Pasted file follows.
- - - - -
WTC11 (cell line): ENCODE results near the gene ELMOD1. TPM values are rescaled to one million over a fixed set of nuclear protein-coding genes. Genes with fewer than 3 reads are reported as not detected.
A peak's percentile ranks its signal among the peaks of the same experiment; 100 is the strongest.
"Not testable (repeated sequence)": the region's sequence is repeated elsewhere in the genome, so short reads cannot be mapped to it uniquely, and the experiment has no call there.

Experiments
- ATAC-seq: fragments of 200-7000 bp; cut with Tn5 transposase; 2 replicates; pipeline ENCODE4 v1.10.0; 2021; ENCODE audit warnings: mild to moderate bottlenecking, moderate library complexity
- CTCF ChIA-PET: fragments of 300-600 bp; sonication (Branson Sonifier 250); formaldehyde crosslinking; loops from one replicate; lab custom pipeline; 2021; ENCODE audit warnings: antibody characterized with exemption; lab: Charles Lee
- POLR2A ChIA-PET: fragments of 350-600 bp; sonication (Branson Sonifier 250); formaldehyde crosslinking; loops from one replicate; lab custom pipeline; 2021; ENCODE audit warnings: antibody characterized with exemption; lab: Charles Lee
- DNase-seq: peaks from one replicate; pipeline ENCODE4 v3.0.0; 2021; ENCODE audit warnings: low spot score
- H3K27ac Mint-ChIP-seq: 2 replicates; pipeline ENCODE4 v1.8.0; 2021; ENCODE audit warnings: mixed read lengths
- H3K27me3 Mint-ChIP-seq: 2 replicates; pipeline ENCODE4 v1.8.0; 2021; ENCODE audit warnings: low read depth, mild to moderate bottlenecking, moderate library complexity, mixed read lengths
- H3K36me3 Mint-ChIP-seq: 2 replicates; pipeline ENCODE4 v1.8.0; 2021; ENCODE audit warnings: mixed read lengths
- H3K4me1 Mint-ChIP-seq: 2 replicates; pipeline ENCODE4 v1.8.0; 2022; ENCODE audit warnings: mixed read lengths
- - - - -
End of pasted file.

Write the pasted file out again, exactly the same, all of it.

WTC11 (cell line): ENCODE results near the gene ELMOD1. TPM values are rescaled to one million over a fixed set of nuclear protein-coding genes. Genes with fewer than 3 reads are reported as not detected.
A peak's percentile ranks its signal among the peaks of the same experiment; 100 is the strongest.
"Not testable (repeated sequence)": the region's sequence is repeated elsewhere in the genome, so short reads cannot be mapped to it uniquely, and the experiment has no call there.

Experiments
- ATAC-seq: fragments of 200-7000 bp; cut with Tn5 transposase; 2 replicates; pipeline ENCODE4 v1.10.0; 2021; ENCODE audit warnings: mild to moderate bottlenecking, moderate library complexity
- CTCF ChIA-PET: fragments of 300-600 bp; sonication (Branson Sonifier 250); formaldehyde crosslinking; loops from one replicate; lab custom pipeline; 2021; ENCODE audit warnings: antibody characterized with exemption; lab: Charles Lee
- POLR2A ChIA-PET: fragments of 350-600 bp; sonication (Branson Sonifier 250); formaldehyde crosslinking; loops from one replicate; lab custom pipeline; 2021; ENCODE audit warnings: antibody characterized with exemption; lab: Charles Lee
- DNase-seq: peaks from one replicate; pipeline ENCODE4 v3.0.0; 2021; ENCODE audit warnings: low spot score
- H3K27ac Mint-ChIP-seq: 2 replicates; pipeline ENCODE4 v1.8.0; 2021; ENCODE audit warnings: mixed read lengths
- H3K27me3 Mint-ChIP-seq: 2 replicates; pipeline ENCODE4 v1.8.0; 2021; ENCODE audit warnings: low read depth, mild to moderate bottlenecking, moderate library complexity, mixed read lengths
- H3K36me3 Mint-ChIP-seq: 2 replicates; pipeline ENCODE4 v1.8.0; 2021; ENCODE audit warnings: mixed read lengths
- H3K4me1 Mint-ChIP-seq: 2 replicates; pipeline ENCODE4 v1.8.0; 2022; ENCODE audit warnings: mixed read lengths